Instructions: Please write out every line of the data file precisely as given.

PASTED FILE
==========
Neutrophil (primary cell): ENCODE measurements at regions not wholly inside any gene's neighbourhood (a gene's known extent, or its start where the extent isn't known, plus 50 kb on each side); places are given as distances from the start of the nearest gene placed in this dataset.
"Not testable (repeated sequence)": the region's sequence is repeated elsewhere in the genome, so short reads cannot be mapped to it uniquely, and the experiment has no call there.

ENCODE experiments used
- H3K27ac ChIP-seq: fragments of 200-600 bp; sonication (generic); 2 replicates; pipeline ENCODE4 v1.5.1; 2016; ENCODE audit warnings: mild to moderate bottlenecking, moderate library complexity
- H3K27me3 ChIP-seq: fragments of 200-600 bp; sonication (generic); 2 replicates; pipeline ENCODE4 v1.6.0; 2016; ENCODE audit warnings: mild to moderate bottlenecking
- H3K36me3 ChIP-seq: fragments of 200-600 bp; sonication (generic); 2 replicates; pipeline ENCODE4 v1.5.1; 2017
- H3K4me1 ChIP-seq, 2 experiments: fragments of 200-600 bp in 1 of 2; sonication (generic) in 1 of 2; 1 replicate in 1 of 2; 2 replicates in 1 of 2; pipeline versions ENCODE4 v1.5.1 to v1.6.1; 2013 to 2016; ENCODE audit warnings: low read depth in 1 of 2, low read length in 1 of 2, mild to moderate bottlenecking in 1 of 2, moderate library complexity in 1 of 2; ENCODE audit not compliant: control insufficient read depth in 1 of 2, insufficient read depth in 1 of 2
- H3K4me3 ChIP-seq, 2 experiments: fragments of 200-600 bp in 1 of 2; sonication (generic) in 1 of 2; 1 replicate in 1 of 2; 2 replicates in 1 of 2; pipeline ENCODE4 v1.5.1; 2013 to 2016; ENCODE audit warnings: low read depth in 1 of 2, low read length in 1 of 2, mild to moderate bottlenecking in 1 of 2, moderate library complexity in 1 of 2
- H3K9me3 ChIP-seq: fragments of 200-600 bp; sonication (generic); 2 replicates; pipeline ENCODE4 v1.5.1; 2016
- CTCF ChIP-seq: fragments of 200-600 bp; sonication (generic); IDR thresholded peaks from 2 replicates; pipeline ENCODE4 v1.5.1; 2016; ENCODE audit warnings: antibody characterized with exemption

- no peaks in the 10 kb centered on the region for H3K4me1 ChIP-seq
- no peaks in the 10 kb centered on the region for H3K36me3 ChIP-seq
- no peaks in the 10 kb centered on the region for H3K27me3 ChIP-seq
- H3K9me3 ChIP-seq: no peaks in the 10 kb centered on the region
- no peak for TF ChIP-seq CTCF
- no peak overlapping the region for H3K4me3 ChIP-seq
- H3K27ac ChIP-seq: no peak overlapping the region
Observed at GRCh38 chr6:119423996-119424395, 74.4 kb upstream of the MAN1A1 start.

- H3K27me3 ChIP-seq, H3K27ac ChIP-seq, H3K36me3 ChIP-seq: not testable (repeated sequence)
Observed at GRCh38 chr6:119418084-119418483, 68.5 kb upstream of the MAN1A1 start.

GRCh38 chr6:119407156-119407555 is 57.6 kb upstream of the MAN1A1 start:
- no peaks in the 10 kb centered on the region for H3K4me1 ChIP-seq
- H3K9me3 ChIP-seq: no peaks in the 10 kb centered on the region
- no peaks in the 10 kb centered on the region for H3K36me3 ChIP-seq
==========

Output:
Neutrophil (primary cell): ENCODE measurements at regions not wholly inside any gene's neighbourhood (a gene's known extent, or its start where the extent isn't known, plus 50 kb on each side); places are given as distances from the start of the nearest gene placed in this dataset.
"Not testable (repeated sequence)": the region's sequence is repeated elsewhere in the genome, so short reads cannot be mapped to it uniquely, and the experiment has no call there.

ENCODE experiments used
- H3K27ac ChIP-seq: fragments of 200-600 bp; sonication (generic); 2 replicates; pipeline ENCODE4 v1.5.1; 2016; ENCODE audit warnings: mild to moderate bottlenecking, moderate library complexity
- H3K27me3 ChIP-seq: fragments of 200-600 bp; sonication (generic); 2 replicates; pipeline ENCODE4 v1.6.0; 2016; ENCODE audit warnings: mild to moderate bottlenecking
- H3K36me3 ChIP-seq: fragments of 200-600 bp; sonication (generic); 2 replicates; pipeline ENCODE4 v1.5.1; 2017
- H3K4me1 ChIP-seq, 2 experiments: fragments of 200-600 bp in 1 of 2; sonication (generic) in 1 of 2; 1 replicate in 1 of 2; 2 replicates in 1 of 2; pipeline versions ENCODE4 v1.5.1 to v1.6.1; 2013 to 2016; ENCODE audit warnings: low read depth in 1 of 2, low read length in 1 of 2, mild to moderate bottlenecking in 1 of 2, moderate library complexity in 1 of 2; ENCODE audit not compliant: control insufficient read depth in 1 of 2, insufficient read depth in 1 of 2
- H3K4me3 ChIP-seq, 2 experiments: fragments of 200-600 bp in 1 of 2; sonication (generic) in 1 of 2; 1 replicate in 1 of 2; 2 replicates in 1 of 2; pipeline ENCODE4 v1.5.1; 2013 to 2016; ENCODE audit warnings: low read depth in 1 of 2, low read length in 1 of 2, mild to moderate bottlenecking in 1 of 2, moderate library complexity in 1 of 2
- H3K9me3 ChIP-seq: fragments of 200-600 bp; sonication (generic); 2 replicates; pipeline ENCODE4 v1.5.1; 2016
- CTCF ChIP-seq: fragments of 200-600 bp; sonication (generic); IDR thresholded peaks from 2 replicates; pipeline ENCODE4 v1.5.1; 2016; ENCODE audit warnings: antibody characterized with exemption

- no peaks in the 10 kb centered on the region for H3K4me1 ChIP-seq
- no peaks in the 10 kb centered on the region for H3K36me3 ChIP-seq
- no peaks in the 10 kb centered on the region for H3K27me3 ChIP-seq
- H3K9me3 ChIP-seq: no peaks in the 10 kb centered on the region
- no peak for TF ChIP-seq CTCF
- no peak overlapping the region for H3K4me3 ChIP-seq
- H3K27ac ChIP-seq: no peak overlapping the region
Observed at GRCh38 chr6:119423996-119424395, 74.4 kb upstream of the MAN1A1 start.

- H3K27me3 ChIP-seq, H3K27ac ChIP-seq, H3K36me3 ChIP-seq: not testable (repeated sequence)
Observed at GRCh38 chr6:119418084-119418483, 68.5 kb upstream of the MAN1A1 start.

GRCh38 chr6:119407156-119407555 is 57.6 kb upstream of the MAN1A1 start:
- no peaks in the 10 kb centered on the region for H3K4me1 ChIP-seq
- H3K9me3 ChIP-seq: no peaks in the 10 kb centered on the region
- no peaks in the 10 kb centered on the region for H3K36me3 ChIP-seq